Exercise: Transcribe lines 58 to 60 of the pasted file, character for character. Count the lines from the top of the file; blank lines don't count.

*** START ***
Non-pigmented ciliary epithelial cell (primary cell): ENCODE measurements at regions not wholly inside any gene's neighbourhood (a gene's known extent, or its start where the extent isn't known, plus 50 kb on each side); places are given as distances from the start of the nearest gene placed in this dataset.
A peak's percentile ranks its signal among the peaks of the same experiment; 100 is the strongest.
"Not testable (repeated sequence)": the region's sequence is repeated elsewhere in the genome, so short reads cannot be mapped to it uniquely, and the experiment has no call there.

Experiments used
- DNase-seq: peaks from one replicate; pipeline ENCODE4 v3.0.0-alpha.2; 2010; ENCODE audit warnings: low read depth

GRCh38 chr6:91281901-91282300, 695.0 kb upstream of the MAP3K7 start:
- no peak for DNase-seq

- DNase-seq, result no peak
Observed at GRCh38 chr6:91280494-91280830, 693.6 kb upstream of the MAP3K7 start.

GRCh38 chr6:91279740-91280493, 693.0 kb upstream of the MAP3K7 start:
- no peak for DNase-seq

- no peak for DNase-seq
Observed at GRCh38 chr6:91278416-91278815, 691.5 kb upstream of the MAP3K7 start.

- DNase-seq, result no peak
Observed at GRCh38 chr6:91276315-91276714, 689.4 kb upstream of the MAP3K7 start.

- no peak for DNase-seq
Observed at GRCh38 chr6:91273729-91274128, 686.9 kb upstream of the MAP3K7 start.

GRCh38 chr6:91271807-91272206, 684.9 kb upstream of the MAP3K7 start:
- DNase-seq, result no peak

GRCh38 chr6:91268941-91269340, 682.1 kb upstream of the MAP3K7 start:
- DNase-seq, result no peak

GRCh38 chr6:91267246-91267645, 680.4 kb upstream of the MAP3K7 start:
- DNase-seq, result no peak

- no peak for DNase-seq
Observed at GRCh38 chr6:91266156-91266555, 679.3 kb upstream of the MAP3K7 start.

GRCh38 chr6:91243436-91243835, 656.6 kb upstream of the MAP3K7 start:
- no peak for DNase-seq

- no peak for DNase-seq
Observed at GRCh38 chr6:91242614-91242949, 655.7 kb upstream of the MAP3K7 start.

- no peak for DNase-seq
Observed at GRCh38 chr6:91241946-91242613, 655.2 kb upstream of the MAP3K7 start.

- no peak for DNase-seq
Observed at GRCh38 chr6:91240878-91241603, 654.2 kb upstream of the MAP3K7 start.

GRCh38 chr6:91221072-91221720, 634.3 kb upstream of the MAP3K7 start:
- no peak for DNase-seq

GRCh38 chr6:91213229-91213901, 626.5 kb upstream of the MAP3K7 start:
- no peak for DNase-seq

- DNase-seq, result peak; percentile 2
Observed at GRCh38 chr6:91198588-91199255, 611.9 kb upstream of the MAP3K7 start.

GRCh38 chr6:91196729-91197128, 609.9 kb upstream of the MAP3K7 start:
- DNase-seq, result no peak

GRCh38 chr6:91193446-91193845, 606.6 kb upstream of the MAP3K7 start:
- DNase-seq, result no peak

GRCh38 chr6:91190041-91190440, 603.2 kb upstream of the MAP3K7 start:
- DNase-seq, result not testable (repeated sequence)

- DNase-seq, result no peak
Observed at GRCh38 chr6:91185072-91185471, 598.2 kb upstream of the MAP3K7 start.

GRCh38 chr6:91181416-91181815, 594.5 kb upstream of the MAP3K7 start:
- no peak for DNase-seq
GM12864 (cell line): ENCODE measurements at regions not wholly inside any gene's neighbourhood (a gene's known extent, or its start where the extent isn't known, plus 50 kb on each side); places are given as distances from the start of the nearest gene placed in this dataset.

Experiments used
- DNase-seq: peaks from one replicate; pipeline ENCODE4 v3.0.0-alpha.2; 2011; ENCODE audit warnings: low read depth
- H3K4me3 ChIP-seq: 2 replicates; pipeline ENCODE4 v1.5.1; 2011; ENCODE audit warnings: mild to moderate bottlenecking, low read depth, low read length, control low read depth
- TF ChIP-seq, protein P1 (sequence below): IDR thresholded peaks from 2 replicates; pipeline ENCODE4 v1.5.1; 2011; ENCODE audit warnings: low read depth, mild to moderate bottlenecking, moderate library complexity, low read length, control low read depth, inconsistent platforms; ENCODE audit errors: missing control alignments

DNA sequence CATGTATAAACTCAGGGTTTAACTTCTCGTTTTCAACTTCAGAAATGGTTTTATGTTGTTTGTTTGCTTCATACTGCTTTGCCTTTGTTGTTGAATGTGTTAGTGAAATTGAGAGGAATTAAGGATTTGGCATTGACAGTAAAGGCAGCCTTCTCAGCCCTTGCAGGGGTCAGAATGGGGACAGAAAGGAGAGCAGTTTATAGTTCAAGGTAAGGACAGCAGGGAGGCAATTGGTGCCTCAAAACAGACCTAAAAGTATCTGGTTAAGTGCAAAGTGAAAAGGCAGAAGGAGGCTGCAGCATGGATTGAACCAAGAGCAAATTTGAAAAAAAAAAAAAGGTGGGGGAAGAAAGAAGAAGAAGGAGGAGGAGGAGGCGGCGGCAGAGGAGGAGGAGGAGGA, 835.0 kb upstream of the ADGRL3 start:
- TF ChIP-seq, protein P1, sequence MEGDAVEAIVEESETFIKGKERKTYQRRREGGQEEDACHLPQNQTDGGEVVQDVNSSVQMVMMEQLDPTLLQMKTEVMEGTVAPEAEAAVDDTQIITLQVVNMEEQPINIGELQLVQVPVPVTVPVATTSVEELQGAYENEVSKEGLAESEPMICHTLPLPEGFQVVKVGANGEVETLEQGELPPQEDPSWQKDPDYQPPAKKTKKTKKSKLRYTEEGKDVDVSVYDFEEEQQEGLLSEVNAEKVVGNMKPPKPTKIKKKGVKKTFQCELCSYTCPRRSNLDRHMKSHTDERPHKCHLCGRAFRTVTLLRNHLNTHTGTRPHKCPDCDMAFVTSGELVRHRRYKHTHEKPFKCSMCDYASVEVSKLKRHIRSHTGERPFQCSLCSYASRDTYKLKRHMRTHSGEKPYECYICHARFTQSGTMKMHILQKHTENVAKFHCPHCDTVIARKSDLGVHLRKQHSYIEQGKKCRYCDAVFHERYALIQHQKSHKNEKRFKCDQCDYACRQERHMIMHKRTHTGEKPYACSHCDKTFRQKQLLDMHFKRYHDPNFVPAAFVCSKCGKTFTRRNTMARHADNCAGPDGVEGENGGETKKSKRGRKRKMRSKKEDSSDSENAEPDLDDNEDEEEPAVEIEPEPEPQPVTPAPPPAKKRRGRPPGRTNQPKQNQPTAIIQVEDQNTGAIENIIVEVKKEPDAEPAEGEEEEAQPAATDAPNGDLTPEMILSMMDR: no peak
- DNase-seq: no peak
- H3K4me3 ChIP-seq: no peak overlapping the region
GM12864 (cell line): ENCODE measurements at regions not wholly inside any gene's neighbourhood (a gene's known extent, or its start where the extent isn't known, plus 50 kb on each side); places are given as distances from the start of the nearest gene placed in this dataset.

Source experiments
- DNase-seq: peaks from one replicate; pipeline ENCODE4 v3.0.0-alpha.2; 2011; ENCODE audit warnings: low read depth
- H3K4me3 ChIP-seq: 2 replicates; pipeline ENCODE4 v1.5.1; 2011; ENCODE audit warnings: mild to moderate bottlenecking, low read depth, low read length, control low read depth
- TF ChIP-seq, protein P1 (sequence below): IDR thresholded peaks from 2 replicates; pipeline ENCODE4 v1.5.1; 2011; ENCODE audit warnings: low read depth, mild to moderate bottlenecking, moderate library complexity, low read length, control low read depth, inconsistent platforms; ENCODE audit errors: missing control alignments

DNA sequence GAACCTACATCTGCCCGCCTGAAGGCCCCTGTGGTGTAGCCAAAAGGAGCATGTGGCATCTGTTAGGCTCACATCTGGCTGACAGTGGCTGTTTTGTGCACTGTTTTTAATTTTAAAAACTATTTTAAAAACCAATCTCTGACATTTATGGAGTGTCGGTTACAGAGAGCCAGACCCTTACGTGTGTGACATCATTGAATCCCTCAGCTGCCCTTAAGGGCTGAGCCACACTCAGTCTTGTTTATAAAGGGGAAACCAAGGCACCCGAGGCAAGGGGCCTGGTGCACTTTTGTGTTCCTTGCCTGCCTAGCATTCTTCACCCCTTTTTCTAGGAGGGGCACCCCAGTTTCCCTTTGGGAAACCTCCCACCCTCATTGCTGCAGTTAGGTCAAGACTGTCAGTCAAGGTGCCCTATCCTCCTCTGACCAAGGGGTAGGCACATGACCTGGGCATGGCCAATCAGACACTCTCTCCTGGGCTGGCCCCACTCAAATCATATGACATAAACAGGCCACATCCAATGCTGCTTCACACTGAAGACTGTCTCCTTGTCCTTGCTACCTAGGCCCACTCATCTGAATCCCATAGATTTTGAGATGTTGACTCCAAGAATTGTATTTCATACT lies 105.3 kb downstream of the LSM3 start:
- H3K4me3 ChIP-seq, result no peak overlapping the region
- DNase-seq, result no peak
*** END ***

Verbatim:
- H3K4me3 ChIP-seq: no peak overlapping the region
GM12864 (cell line): ENCODE measurements at regions not wholly inside any gene's neighbourhood (a gene's known extent, or its start where the extent isn't known, plus 50 kb on each side); places are given as distances from the start of the nearest gene placed in this dataset.

Source experiments